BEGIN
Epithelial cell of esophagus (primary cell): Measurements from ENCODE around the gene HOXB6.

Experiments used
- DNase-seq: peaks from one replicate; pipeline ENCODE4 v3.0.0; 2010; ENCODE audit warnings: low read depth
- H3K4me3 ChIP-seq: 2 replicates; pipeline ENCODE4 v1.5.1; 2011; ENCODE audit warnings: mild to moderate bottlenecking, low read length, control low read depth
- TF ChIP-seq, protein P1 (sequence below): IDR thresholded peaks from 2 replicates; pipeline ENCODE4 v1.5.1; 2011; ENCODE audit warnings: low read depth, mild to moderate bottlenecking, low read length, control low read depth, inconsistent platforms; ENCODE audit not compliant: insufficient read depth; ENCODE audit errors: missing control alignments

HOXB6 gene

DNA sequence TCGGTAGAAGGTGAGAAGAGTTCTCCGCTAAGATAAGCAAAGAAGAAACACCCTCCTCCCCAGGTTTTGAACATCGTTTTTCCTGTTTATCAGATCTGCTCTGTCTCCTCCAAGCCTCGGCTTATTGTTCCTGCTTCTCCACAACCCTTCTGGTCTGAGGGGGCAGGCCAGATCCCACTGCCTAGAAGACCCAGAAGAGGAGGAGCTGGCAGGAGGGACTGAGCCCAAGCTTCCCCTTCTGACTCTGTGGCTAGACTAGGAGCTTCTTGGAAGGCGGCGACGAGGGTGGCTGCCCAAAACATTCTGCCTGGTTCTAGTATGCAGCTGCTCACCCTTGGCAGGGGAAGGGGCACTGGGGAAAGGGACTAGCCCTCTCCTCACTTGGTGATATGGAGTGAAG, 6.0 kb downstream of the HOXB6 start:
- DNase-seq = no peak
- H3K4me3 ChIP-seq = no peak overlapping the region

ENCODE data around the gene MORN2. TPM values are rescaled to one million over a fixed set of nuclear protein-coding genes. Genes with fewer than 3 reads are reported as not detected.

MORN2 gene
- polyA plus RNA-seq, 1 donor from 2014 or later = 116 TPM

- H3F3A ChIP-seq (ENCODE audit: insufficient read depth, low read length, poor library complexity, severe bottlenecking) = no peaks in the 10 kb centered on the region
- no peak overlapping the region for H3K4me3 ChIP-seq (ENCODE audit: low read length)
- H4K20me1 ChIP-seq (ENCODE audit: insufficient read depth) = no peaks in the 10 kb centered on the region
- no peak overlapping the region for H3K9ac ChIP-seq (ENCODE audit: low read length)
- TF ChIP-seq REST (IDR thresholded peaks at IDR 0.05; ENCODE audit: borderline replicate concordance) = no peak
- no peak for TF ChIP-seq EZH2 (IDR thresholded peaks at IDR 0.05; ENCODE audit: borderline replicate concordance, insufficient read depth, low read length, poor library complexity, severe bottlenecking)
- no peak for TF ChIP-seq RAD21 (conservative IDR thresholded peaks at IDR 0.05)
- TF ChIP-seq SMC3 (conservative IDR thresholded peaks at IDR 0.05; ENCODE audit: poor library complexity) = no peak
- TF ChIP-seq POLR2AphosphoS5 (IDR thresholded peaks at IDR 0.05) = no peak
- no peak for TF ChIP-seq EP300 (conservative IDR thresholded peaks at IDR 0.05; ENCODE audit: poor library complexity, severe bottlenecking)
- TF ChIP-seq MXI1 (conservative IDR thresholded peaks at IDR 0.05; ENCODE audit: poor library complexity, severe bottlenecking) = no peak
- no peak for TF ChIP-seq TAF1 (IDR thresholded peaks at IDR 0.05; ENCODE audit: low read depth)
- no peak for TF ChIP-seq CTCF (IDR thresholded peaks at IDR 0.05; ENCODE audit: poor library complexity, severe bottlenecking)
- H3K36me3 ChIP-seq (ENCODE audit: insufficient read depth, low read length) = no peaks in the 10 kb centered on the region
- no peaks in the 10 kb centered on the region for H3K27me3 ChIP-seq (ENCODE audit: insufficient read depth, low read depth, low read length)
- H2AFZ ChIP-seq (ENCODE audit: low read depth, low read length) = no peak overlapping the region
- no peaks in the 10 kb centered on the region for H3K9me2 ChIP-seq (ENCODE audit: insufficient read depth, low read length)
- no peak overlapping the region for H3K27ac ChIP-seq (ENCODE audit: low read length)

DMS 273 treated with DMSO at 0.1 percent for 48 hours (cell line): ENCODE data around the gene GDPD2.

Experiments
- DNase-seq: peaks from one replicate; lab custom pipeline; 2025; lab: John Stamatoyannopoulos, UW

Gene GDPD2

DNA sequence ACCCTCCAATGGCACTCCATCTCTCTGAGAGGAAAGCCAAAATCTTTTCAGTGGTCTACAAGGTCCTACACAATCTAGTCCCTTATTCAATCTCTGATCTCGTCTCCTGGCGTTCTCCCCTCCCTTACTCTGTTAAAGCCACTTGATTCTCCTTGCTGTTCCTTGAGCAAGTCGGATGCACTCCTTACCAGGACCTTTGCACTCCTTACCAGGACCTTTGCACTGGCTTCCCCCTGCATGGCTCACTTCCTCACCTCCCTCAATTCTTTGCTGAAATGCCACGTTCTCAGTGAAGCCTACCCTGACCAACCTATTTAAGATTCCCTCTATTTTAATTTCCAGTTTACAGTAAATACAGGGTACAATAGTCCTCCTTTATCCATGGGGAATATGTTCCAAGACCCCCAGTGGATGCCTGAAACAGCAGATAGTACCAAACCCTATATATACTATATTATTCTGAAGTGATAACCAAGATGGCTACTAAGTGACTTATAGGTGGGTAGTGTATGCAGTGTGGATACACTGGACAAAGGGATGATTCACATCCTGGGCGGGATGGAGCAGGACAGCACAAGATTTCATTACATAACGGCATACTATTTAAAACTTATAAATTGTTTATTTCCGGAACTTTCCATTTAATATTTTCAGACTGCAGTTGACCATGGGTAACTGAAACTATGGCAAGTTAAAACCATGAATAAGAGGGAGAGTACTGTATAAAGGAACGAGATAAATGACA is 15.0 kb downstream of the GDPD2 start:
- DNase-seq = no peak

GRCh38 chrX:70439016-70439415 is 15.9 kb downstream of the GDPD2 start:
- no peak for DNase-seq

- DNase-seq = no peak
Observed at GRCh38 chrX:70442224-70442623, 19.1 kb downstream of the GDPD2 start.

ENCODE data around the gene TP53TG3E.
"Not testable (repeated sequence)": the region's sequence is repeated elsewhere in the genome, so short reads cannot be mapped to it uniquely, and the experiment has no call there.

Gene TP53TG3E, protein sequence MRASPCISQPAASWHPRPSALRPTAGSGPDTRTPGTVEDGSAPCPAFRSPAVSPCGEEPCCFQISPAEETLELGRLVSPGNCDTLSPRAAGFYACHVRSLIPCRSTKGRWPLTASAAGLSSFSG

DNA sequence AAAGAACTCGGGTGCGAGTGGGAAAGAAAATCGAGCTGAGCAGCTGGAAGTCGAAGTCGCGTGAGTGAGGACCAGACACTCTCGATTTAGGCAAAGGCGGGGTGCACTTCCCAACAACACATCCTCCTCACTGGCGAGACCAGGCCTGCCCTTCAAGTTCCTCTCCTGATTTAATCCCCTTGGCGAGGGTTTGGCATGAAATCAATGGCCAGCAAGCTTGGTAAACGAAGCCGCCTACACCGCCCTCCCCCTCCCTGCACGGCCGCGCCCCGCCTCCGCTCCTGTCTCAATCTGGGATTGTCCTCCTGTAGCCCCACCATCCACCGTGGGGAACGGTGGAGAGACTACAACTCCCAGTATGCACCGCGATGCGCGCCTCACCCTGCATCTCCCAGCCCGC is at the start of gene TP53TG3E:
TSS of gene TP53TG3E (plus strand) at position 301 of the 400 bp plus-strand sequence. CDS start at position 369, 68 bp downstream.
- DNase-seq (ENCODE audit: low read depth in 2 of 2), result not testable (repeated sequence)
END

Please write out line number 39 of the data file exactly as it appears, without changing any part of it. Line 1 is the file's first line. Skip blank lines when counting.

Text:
- DNase-seq = no peak